July 2018 - Please do not edit without permission.
Click on an image to download a high-resolution version.
One of the world’s preeminent piano trios, the Gryphon Trio will be touring with the internationally acclaimed six-voice a cappella ensemble Nordic Voices, praised for the depth of its programming and its extraordinary vocal skills. A technically brilliant ensemble, Nordic Voices has made a sensation in international vocal circles and is acknowledged as a leader of the a cappella artform. Committed to redefining chamber music for the 21st century, the Gryphon over its twenty-five years has commissioned many new works, as has Nordic Voices; together they will be offering a new piece by Jeffrey Ryan for piano trio and voices based on the concept of scars - both physical and emotional. The rest of the program will feature each ensemble separately, in a fascinating collection of piano trio and vocal works that play off each other. Tour dates are January 30 - February 8, 2020.
The Gryphon offers a new Americana program called Moonshine Ballads and Various Charms with their longtime collaborator Patricia O’Callaghan which is an evening of music that, as they put it, "evokes open skies, dark tales, and lazy afternoons. From Arlo Guthrie to Aaron Copland, Charles Ives to Randy Newman, these are songs where nostalgia and hardship walk comfortably hand in hand. A southern waltz by Gillian Welch next to a northern ballad by Ron Sexsmith leaves one feeling the vast and beating heart of Americana and beyond." This is the Gryphon’s second major project with Patricia, a classical soprano-turned-cabaret singer, and their sound together is nothing short of mesmerizing.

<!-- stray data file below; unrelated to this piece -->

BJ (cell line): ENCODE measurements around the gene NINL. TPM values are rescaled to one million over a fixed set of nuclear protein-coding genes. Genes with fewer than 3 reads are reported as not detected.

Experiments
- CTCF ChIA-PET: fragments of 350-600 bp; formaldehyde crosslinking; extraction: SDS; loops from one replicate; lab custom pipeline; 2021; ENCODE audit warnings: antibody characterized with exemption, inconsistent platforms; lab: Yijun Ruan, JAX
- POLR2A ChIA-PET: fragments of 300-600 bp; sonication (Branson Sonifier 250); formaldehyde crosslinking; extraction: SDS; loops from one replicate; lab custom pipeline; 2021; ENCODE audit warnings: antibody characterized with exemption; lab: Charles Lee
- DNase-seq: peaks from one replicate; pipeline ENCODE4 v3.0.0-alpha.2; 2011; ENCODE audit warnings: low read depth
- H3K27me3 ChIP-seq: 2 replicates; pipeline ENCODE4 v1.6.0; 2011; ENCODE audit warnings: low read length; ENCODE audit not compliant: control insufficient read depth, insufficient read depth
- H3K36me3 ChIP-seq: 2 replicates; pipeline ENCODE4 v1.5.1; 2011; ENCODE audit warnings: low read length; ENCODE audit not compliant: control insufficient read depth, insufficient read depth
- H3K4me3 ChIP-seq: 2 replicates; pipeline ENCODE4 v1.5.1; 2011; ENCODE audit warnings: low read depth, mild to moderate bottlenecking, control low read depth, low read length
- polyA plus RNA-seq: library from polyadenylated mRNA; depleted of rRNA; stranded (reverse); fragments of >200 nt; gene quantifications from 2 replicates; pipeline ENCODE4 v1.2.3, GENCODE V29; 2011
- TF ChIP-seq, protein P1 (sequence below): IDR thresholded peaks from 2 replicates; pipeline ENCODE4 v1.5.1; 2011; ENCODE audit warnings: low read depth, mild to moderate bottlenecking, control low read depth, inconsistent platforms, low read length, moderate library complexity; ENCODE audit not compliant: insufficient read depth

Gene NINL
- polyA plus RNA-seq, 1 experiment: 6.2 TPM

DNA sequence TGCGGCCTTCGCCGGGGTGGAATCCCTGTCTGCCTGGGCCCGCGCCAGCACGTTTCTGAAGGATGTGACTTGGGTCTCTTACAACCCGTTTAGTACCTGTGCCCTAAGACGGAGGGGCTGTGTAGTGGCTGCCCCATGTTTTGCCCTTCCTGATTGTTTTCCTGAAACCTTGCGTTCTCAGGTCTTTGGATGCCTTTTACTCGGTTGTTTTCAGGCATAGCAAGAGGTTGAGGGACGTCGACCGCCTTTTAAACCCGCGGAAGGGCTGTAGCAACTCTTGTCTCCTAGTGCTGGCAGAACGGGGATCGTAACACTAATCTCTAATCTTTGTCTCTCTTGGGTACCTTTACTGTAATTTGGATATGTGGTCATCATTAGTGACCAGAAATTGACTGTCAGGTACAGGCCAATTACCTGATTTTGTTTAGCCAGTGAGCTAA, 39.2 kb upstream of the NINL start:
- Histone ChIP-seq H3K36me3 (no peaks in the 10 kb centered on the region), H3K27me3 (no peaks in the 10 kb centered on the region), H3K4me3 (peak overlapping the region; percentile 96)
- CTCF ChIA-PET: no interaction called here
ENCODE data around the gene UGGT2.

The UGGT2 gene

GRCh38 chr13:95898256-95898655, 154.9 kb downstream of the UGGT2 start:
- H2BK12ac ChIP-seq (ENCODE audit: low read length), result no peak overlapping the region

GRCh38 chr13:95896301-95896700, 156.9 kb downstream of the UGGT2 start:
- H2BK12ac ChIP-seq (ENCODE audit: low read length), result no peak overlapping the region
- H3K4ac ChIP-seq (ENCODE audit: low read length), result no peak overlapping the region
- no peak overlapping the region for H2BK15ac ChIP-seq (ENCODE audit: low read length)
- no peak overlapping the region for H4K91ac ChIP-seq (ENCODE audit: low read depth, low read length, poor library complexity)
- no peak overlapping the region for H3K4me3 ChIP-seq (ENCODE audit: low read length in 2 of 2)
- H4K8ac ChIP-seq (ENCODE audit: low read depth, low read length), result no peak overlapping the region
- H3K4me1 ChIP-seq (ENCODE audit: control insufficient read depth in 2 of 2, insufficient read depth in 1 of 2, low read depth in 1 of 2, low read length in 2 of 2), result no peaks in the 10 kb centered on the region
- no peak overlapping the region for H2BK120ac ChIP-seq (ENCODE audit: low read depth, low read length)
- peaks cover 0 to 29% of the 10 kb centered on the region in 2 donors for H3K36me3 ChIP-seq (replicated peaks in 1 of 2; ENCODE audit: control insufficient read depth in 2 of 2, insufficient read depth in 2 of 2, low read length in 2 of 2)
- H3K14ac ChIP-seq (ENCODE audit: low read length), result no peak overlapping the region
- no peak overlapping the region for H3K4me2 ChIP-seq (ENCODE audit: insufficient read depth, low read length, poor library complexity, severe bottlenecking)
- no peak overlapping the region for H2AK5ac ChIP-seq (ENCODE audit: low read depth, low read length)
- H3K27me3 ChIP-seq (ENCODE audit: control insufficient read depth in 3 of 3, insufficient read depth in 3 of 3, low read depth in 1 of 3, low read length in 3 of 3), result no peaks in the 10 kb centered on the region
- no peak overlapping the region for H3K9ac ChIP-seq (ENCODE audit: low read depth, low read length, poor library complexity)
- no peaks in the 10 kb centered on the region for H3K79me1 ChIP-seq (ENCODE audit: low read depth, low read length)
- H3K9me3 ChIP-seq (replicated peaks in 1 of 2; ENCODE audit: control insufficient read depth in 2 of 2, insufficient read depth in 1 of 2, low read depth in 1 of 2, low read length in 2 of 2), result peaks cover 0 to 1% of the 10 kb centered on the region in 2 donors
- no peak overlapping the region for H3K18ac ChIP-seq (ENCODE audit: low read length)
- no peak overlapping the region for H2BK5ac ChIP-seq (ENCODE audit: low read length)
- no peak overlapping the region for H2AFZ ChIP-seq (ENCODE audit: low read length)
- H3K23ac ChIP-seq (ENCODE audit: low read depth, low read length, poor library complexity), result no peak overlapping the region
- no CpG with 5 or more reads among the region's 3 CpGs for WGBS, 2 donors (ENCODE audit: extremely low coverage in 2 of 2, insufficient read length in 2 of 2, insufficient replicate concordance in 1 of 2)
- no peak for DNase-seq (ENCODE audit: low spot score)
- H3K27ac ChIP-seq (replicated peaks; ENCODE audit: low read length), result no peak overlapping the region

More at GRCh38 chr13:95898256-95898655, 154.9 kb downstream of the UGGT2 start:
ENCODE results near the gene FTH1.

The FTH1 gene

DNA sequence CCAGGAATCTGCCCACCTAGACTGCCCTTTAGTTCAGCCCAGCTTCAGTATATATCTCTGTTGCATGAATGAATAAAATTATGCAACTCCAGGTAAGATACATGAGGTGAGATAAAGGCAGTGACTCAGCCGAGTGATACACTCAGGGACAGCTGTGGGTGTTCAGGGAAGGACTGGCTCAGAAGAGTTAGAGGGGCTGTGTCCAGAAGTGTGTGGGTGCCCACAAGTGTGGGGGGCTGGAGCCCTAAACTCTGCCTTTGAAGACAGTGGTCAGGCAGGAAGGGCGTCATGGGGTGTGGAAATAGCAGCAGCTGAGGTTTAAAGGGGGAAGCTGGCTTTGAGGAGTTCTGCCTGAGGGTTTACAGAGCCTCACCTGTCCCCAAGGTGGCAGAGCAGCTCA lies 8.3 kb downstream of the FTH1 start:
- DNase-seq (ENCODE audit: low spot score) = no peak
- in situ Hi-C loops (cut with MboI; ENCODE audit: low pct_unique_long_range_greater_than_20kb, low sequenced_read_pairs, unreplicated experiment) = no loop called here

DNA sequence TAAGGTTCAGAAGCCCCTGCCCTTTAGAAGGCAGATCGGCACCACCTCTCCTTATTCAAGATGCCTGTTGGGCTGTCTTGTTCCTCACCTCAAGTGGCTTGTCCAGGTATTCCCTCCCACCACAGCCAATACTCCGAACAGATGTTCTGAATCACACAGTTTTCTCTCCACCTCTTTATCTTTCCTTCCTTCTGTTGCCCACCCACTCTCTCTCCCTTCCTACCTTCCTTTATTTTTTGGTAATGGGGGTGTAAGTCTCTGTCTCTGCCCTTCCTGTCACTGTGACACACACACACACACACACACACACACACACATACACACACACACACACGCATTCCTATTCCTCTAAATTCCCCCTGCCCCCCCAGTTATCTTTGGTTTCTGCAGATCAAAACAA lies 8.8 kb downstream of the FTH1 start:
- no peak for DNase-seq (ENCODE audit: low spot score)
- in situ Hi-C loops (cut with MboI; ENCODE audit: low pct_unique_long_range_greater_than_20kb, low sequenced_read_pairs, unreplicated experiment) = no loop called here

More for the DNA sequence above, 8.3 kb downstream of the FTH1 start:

The Gryphon Trio offers a groundbreaking examination of synesthesia, the fascinating neurological condition where, for example, hearing a sound creates both an auditory response as well as a visual stimulus. Synesthesia is explored in this program through music by composers like Scriabin, Amy Beach, Bernstein, Sibelius, and Messiaen - all synesthetes. The Trio will discuss the difference between hearing music physically, listening to music with active engagement, and perceiving music in other ways.
2019-2020 Program Choices
Program I: The End of Flowers
Debussy: Trio in G major
Rebecca Clarke: Piano Trio
Ravel: Trio in A minor
The First World War brought with it unprecedented loss of life, youth and hope. It was the end of flowers… fields lay barren, blasted and churned beyond recognition. In the winds of war Ravel and Clarke composed two remarkable piano trios… not intended as memorials but [which] stand as a testament to the enduring power of life and art. Debussy’s represents the closing of a golden era, one supplanted by decades of war.
Program II: Beginnings
Beethoven: Trio in E-flat major, Op. 1, No. 1
Shostakovich: Trio No. 1
Brahms: Trio No. 1 in B major, Op. 8
Haydn: Trio in G minor, Hob. XV:19
Dinuk Wijeratne: Love Triangle
Schumann: Trio No. 1 in D minor, Op. 63
Program IV: Mirrors, Reflections, and Modifications
Mozart: Divertimento in B-flat major, K. 254 (first movement)
Valentin Silvestrov: Fugitive Visions of Mozart (two movements)
Satie: Gymnopédie No. 1 for piano
David Braid: El Castillo Interior for violin and piano
Pärt: Spiegel im Spiegel for cello and piano
Rebecca Clarke: Piano Trio
Brahms: Trio No. 1 in B major, Op. 8 (composed 1854, revised 1889)